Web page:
It's 9am Monday morning and I'm finishing my first iced coffee of the day at Coffea, a new coffee shop that opened last month around the corner from my house in the Bywater neighborhood of the Ninth Ward. If you've never had New Orleans iced coffee, you should add that to your list of reasons to fly down here for your next vacation. It is made from a coffee concentrate created by brewing the coffee (with a little Mexican vanilla) in cold water for 24 hours. Add ice and milk. I'm not sure how much weight I've gained since this place opened, but I'm pretty sure Gwen (who owns the place with her hubby Andy) is responsible for an extra pound or two. The menu here includes crepes stuffed with homemade chorizo, pastries from Henry's up on St. Claude Avenue and, most remarkably, H & H bagels from New York City.
This isn't the only sign of recovery. Last night I discovered that our local Tower Records is now open as late as 8pm! For a while, they were only open two days a week and never later than 6pm, so this seven days a week thing seems like quite an extravagance. "Do you have thunderstorms?" I asked, feeling a little out of place. I knew that if they had thunderstorms on disc they would be found in the meditation section. But I didn't want to ask where the meditation section might be. Meditation in the midst of the French Quarter seemed a little too... something. My little pit bull Sula (featured on the cover of The Dogs Who Found Me) has been having some thunder issues lately, so I'm going to try desensitizing her with recorded storms. The problem, I suspect, will be that she is too smart to be fooled by recordings.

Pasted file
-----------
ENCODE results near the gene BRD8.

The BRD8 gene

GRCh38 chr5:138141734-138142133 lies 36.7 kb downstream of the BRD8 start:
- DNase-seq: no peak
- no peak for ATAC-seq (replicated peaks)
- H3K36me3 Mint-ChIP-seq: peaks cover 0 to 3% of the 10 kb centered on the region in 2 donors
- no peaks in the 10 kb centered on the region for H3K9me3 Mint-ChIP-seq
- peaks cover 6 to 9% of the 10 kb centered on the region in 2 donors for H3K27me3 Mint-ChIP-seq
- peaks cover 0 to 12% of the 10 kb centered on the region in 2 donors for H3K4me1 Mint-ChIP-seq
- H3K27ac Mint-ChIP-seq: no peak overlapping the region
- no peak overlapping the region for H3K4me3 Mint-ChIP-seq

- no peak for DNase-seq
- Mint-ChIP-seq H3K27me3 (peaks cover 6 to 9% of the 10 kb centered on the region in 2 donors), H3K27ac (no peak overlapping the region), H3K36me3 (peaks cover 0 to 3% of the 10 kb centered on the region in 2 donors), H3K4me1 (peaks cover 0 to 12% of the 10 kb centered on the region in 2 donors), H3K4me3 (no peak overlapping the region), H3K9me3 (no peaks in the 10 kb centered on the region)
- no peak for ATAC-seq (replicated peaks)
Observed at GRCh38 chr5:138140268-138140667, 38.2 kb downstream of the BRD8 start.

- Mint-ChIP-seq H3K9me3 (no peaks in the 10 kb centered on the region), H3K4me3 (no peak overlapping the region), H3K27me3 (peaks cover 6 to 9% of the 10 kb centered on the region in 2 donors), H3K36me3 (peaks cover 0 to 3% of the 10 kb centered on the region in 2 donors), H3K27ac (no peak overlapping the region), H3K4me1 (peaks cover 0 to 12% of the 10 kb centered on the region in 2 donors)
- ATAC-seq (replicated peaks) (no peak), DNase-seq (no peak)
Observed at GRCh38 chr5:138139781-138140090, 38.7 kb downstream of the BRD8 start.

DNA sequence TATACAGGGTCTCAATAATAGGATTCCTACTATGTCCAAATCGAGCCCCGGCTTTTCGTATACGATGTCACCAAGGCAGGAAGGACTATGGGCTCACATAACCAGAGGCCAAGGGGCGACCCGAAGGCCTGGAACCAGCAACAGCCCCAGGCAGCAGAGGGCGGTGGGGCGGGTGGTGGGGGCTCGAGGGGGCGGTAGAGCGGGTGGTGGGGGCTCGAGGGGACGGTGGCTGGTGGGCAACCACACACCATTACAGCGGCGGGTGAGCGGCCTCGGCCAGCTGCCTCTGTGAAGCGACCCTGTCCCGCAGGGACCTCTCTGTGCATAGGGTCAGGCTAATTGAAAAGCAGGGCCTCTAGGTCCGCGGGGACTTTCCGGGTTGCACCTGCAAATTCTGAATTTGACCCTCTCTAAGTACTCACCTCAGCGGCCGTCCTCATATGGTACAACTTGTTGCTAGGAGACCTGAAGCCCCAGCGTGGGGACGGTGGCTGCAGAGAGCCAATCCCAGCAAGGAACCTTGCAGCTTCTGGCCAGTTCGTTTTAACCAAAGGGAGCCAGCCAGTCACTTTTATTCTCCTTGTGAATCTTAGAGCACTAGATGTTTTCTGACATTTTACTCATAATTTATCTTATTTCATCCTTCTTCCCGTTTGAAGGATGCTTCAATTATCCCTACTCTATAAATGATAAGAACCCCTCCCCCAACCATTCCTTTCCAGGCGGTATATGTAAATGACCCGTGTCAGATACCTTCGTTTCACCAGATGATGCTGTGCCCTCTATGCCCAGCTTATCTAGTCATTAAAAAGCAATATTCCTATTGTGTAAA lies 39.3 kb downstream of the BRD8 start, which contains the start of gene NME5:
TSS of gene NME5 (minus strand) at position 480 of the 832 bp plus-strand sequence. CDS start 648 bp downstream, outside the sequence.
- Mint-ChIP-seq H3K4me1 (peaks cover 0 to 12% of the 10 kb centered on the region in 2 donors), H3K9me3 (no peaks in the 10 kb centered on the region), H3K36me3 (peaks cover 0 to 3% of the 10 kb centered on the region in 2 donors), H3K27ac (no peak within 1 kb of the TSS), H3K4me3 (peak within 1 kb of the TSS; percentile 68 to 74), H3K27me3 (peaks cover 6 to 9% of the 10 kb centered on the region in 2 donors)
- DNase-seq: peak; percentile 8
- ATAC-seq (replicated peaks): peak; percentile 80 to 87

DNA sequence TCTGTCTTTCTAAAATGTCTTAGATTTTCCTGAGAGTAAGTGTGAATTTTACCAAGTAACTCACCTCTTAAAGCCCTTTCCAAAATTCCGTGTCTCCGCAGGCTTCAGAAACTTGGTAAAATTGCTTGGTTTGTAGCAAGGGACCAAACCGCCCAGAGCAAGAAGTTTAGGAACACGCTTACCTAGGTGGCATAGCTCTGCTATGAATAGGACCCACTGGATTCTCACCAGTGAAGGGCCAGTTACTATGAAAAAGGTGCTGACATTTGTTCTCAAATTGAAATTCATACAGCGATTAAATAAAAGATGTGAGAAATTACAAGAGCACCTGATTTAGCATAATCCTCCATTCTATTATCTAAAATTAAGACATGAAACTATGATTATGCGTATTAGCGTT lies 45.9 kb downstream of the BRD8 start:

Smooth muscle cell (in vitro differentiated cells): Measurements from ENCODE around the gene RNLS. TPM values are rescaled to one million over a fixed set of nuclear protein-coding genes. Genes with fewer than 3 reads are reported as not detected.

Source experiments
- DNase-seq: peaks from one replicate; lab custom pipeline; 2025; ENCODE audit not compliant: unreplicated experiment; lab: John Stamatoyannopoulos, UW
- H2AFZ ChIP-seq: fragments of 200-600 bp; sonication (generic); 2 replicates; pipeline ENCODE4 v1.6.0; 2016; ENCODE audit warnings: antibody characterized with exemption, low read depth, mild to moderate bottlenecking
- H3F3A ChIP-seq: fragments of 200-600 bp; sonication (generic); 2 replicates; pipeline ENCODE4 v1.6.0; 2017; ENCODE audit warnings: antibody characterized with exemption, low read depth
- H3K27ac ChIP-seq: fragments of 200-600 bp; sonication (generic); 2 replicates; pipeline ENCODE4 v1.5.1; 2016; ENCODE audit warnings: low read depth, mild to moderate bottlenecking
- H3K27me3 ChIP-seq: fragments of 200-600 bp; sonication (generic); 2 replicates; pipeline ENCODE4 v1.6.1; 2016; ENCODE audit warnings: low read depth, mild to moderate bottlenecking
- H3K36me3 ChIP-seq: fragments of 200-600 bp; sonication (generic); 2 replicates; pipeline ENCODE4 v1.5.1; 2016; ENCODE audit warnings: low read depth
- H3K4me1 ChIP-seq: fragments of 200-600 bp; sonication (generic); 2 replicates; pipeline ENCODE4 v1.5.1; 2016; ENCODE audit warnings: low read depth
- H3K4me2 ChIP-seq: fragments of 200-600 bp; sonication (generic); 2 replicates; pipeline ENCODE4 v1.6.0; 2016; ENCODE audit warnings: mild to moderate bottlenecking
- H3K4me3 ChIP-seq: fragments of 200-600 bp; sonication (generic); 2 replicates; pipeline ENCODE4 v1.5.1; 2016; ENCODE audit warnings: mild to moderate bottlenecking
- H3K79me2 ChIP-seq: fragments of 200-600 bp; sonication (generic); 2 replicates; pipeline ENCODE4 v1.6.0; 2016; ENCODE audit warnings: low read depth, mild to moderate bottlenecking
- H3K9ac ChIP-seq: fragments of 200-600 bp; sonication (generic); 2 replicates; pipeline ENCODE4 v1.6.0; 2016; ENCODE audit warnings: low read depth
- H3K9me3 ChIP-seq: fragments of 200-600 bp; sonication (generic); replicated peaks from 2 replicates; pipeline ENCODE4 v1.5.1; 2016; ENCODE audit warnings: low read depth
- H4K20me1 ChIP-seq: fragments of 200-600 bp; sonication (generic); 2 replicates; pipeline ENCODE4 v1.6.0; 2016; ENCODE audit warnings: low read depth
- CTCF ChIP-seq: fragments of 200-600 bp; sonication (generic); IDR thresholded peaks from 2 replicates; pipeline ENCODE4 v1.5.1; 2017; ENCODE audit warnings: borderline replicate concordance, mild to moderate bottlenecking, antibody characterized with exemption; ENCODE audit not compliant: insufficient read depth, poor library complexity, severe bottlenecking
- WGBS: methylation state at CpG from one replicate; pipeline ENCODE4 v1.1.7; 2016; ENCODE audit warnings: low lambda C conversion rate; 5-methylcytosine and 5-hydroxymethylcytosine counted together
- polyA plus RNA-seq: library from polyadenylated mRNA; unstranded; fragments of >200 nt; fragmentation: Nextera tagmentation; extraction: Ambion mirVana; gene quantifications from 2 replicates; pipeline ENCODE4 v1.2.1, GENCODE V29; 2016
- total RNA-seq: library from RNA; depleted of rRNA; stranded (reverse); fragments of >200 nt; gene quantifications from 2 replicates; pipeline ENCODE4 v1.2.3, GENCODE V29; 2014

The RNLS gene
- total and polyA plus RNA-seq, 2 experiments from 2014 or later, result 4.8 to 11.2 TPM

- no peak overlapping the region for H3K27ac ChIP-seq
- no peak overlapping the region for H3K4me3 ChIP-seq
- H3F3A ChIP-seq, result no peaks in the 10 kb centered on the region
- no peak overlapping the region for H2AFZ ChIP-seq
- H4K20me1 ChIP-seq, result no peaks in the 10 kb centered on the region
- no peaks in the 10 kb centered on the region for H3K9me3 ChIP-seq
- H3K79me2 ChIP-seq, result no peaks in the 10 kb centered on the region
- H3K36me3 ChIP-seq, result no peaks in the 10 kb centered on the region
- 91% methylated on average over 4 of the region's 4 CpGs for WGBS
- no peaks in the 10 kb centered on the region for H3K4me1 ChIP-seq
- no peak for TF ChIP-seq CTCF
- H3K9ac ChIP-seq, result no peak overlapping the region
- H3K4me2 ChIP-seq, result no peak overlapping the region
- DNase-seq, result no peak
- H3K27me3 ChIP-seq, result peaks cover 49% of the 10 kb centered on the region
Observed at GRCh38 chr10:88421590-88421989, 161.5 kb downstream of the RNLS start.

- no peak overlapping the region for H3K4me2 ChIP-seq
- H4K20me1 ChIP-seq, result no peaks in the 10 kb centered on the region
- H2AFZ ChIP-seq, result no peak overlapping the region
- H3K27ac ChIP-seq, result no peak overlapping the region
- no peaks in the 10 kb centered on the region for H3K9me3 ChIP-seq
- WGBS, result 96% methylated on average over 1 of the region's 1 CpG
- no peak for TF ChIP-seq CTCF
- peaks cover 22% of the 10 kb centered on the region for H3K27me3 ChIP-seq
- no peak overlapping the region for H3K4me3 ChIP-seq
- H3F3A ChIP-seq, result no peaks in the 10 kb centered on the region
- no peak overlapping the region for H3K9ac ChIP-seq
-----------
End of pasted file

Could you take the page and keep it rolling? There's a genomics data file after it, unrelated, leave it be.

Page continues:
Usually, I keep the sound of storms and construction workers at bay by allowing my dogs to watch the soap opera channel (SoapNet) 24 hours a day. This came to an abrupt end last week when the construction crew next door threw a sheet of shingles that draped itself over my satellite dish. Next, in removing the shingle they also removed the three "eyes" that read the signal. When I walked outside, I found one member of the crew holding the bottom of the ladder while another balanced at the top, trying to piece the whole thing together. It didn't work.
But all of this coffee drinking and storm therapy is a nice break from my schedule of the past three months, which has involved driving up to Hattiesburg, Mississippi three days a week to finish off my coursework for a Ph.D. in creative writing. The highlight of my course schedule: two semesters of French translation crammed into ten weeks. And I haven't had French since elementary school. For my final project, I translated French news reports about pit bulls. The professor said she didn't expect perfect translations. One of my translated headlines reads something like this: "Children to scrape the neighborhood clean: in the absence of convincing the adults, the local government sensitizes the youngest to fight against the wild canine excretions."
That sounds about right, doesn't it?
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Ken Foster, a writer and teacher, is the author of the bestseller The Dogs Who Found Me; its sequel, Dogs I Have Met; and the new book I'm a Good Dog. His collection of short stories, The Kind I'm Likely to Get, was a New York Times Notable Book. His work has been featured in Salon, Time Out New York, the New York Times Book Review, and other publications. He lives in New Orleans with his dogs Brando, Douglas, and Bananas.
Books mentioned in this post
Ken Foster is the author of I'm a Good Dog: Pit Bulls, America's Most Beautiful (and Misunderstood) Pet